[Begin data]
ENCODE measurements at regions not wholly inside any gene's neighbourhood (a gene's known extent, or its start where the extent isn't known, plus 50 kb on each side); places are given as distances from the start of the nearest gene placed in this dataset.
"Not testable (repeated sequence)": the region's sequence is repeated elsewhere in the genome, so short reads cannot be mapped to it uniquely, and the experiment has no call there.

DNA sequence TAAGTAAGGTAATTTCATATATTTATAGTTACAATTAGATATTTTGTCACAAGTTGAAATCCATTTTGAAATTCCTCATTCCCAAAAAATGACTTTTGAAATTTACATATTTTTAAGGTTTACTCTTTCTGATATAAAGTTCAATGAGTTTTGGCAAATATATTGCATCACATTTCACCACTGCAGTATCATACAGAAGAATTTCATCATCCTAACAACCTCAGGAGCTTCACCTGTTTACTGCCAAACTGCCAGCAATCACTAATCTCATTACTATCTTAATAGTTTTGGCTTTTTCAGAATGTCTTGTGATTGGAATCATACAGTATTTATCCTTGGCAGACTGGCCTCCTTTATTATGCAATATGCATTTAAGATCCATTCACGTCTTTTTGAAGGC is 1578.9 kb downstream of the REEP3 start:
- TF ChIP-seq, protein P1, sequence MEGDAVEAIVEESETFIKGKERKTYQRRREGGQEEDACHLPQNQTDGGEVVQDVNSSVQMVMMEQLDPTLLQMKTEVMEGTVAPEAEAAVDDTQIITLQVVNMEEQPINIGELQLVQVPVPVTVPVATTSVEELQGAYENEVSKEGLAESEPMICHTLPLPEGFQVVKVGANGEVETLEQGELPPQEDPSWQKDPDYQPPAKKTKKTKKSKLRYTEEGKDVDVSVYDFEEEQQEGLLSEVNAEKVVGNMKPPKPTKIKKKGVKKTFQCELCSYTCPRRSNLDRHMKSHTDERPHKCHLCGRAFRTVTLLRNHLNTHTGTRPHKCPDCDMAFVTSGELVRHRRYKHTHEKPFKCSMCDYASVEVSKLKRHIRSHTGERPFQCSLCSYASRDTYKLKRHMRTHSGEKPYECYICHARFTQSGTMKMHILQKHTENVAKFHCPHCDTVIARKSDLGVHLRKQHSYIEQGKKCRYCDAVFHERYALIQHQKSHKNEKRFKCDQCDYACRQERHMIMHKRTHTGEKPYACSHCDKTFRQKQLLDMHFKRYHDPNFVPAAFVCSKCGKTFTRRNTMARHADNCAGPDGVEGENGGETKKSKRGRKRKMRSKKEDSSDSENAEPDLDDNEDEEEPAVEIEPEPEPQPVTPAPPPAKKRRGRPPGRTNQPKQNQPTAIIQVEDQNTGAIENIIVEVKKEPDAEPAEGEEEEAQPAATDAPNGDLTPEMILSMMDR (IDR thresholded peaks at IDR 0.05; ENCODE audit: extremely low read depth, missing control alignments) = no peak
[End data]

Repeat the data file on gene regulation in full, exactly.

ENCODE measurements at regions not wholly inside any gene's neighbourhood (a gene's known extent, or its start where the extent isn't known, plus 50 kb on each side); places are given as distances from the start of the nearest gene placed in this dataset.
"Not testable (repeated sequence)": the region's sequence is repeated elsewhere in the genome, so short reads cannot be mapped to it uniquely, and the experiment has no call there.

DNA sequence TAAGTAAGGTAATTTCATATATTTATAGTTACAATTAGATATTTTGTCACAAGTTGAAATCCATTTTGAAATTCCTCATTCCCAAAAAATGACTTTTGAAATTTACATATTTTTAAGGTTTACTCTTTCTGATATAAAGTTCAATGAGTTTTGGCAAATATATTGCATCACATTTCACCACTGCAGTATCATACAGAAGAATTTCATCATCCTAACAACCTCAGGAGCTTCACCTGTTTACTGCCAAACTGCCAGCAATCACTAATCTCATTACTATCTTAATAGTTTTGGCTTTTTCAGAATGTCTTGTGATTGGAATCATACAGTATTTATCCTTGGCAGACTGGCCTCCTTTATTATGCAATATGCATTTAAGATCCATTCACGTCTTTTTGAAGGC is 1578.9 kb downstream of the REEP3 start:
- TF ChIP-seq, protein P1, sequence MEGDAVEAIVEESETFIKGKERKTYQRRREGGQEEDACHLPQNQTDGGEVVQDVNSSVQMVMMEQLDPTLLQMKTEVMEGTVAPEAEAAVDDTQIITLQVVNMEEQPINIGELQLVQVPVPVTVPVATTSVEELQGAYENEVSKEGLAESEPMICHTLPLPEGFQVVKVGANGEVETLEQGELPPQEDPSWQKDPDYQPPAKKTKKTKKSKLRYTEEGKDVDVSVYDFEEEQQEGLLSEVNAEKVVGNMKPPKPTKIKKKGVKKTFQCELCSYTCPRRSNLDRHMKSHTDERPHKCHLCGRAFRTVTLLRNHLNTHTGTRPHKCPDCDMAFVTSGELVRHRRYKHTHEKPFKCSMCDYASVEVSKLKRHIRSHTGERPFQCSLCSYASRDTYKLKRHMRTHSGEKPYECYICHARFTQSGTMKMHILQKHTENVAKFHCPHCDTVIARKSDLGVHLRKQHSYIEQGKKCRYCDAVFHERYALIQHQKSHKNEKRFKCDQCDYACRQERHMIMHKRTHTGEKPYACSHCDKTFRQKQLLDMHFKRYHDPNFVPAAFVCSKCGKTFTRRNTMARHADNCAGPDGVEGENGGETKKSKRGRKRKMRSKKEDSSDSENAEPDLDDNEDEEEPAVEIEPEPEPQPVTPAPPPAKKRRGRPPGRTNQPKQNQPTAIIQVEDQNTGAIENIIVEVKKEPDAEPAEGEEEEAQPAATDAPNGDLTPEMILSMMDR (IDR thresholded peaks at IDR 0.05; ENCODE audit: extremely low read depth, missing control alignments) = no peak